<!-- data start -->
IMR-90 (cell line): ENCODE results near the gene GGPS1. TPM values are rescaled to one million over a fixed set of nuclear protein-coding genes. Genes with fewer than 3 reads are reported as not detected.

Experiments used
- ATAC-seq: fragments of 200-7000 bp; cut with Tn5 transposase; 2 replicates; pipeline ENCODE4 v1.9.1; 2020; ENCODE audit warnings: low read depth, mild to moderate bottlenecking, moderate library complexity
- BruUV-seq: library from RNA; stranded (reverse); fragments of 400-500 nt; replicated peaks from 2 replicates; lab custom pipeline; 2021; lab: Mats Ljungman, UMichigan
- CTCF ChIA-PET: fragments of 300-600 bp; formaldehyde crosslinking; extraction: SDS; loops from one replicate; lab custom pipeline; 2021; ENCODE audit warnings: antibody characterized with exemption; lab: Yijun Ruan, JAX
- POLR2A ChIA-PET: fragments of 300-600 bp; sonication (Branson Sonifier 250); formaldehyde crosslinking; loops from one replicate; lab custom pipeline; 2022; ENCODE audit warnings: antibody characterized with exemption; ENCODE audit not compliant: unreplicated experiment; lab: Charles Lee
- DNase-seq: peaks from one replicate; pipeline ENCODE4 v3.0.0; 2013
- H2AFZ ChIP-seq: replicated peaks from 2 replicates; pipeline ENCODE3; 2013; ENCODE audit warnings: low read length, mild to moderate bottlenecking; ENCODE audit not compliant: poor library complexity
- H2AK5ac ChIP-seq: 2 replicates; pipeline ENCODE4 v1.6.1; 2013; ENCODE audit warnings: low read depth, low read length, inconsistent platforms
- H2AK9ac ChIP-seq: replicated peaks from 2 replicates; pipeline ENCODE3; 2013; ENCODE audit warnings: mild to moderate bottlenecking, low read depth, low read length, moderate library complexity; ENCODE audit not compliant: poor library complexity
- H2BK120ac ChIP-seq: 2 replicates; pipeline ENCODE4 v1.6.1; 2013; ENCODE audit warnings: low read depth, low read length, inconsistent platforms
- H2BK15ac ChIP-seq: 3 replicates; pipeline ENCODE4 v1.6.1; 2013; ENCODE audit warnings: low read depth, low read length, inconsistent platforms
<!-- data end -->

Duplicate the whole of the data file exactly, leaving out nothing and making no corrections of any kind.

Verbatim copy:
IMR-90 (cell line): ENCODE results near the gene GGPS1. TPM values are rescaled to one million over a fixed set of nuclear protein-coding genes. Genes with fewer than 3 reads are reported as not detected.

Experiments used
- ATAC-seq: fragments of 200-7000 bp; cut with Tn5 transposase; 2 replicates; pipeline ENCODE4 v1.9.1; 2020; ENCODE audit warnings: low read depth, mild to moderate bottlenecking, moderate library complexity
- BruUV-seq: library from RNA; stranded (reverse); fragments of 400-500 nt; replicated peaks from 2 replicates; lab custom pipeline; 2021; lab: Mats Ljungman, UMichigan
- CTCF ChIA-PET: fragments of 300-600 bp; formaldehyde crosslinking; extraction: SDS; loops from one replicate; lab custom pipeline; 2021; ENCODE audit warnings: antibody characterized with exemption; lab: Yijun Ruan, JAX
- POLR2A ChIA-PET: fragments of 300-600 bp; sonication (Branson Sonifier 250); formaldehyde crosslinking; loops from one replicate; lab custom pipeline; 2022; ENCODE audit warnings: antibody characterized with exemption; ENCODE audit not compliant: unreplicated experiment; lab: Charles Lee
- DNase-seq: peaks from one replicate; pipeline ENCODE4 v3.0.0; 2013
- H2AFZ ChIP-seq: replicated peaks from 2 replicates; pipeline ENCODE3; 2013; ENCODE audit warnings: low read length, mild to moderate bottlenecking; ENCODE audit not compliant: poor library complexity
- H2AK5ac ChIP-seq: 2 replicates; pipeline ENCODE4 v1.6.1; 2013; ENCODE audit warnings: low read depth, low read length, inconsistent platforms
- H2AK9ac ChIP-seq: replicated peaks from 2 replicates; pipeline ENCODE3; 2013; ENCODE audit warnings: mild to moderate bottlenecking, low read depth, low read length, moderate library complexity; ENCODE audit not compliant: poor library complexity
- H2BK120ac ChIP-seq: 2 replicates; pipeline ENCODE4 v1.6.1; 2013; ENCODE audit warnings: low read depth, low read length, inconsistent platforms
- H2BK15ac ChIP-seq: 3 replicates; pipeline ENCODE4 v1.6.1; 2013; ENCODE audit warnings: low read depth, low read length, inconsistent platforms